Editor's Note: This article is part of a new series by writer-photographer Paul Ross featuring field-tested reviews of places, products and services that enhance the travel experience. All are evaluated honestly. If something is just bad, he won’t write about it. If it's really bad, or darn right dangerous, he will warn you.
Story and photos by Paul Ross
As an AARP-certified senior, it’s years since I’ve been festive about my natal day and even longer since I’ve visited “Baghdad-by-the-bay” (coined in the 1940’s by San Francisco columnist Herb Caen). Growing up in Southern California, I osmotically acquired a slight sense of residual rivalry toward Frisco. We had sun, surf, sand, and they had fog, cold, and business. As an adult, I figured it was time to explore what many locals call “the City” had to offer.
BAY AREA CLASSIC
I decided to start out with a Bay Area classic: the venerated Mark Hopkins hotel atop elegant Nob Hill via cable-car-carrying California Street. The hotel features a museum of the hotel’s colorful history from its Victorian era founding through its heyday housing of celebrity guests; their favorite watering hole was the Top of the Mark with its almost 360 degree view.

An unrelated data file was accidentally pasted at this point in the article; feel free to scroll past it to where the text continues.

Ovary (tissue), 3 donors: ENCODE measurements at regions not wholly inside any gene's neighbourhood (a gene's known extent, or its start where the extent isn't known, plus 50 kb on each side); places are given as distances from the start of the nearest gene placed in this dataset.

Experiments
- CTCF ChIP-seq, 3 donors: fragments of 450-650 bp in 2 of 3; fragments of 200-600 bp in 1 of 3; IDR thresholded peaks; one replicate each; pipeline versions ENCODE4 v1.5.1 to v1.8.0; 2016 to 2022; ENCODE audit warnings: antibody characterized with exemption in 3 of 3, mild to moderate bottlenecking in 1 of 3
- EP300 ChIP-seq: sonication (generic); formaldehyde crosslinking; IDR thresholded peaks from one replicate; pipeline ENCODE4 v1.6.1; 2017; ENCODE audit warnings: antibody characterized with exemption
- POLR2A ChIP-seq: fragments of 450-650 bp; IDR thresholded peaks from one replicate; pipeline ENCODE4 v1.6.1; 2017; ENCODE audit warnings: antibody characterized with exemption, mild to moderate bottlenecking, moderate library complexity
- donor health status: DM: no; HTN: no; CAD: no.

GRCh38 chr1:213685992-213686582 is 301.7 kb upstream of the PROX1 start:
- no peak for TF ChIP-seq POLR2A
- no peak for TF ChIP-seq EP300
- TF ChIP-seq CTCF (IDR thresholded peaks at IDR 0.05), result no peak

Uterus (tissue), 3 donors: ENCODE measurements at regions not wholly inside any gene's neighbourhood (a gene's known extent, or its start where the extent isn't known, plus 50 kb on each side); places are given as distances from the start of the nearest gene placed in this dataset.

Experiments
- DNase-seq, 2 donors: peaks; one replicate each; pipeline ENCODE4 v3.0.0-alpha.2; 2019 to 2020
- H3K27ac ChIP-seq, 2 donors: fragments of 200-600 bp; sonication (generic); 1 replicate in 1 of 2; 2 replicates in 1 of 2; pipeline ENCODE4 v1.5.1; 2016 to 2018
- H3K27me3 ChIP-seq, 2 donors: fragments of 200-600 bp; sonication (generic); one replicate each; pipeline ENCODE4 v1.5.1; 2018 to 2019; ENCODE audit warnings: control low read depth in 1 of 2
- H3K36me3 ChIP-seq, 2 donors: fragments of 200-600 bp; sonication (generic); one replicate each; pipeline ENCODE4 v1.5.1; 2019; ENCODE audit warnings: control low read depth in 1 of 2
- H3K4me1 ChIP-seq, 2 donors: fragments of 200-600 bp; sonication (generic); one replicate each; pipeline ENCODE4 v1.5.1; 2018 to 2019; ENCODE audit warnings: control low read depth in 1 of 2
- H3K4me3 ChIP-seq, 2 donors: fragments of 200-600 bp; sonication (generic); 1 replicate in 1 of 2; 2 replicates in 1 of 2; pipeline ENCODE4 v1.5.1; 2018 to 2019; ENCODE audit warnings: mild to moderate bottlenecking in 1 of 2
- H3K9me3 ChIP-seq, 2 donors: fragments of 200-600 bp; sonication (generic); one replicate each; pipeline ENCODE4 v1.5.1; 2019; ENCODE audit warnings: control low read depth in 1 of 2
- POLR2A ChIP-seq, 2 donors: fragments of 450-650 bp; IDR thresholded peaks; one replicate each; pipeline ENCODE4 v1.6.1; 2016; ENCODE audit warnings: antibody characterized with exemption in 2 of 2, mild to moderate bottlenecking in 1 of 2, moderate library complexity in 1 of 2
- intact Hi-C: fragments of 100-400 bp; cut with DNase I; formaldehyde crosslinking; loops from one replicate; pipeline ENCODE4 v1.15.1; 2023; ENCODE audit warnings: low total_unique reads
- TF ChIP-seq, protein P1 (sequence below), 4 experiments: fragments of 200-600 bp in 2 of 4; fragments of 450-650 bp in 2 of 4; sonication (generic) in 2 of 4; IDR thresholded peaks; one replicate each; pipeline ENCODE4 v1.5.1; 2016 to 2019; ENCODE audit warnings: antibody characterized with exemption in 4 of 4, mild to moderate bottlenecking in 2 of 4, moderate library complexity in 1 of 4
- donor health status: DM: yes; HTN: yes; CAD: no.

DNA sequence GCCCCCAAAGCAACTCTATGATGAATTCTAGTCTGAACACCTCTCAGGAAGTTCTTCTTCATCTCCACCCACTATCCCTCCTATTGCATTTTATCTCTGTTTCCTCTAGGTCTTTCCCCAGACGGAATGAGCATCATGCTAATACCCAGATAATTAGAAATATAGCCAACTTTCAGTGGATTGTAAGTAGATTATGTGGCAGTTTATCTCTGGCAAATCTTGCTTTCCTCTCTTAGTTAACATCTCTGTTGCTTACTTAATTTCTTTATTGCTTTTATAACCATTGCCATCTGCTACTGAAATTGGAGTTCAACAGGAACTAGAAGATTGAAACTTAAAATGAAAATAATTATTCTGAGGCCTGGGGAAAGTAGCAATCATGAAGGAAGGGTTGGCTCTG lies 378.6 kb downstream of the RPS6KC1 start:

I was fascinated by nostalgia-laced mementos and exhibits, like a video interview with a nonagenarian who was once a nude model and photos of the big bands that had played there. “The City” preserves her majesty in ornate buildings and cable cars, one of which I rode down to Chinatown, while vowing to hike back up the really steep slope to work off Sum of my Dim dumplings.
When, on a family vacation, I first went to Chinatown as a kid, my grandfather took us all to a restaurant frequented by Danny Kaye, so of course I had a yen to go back. Located on heavily touristic Grant Avenue, the food is so tired that it could’ve been leftovers from Kaye’s days. But when I walked a few blocks from Grant to Jackson Street, I discovered Z & Y, which, despite its bland name, featured hot and spicy Szechuan delights I never dreamed of as an L.A. boy. Z&Y is on the same block as the P&R and the ABC restaurants and is as easy to find as 1,2,3.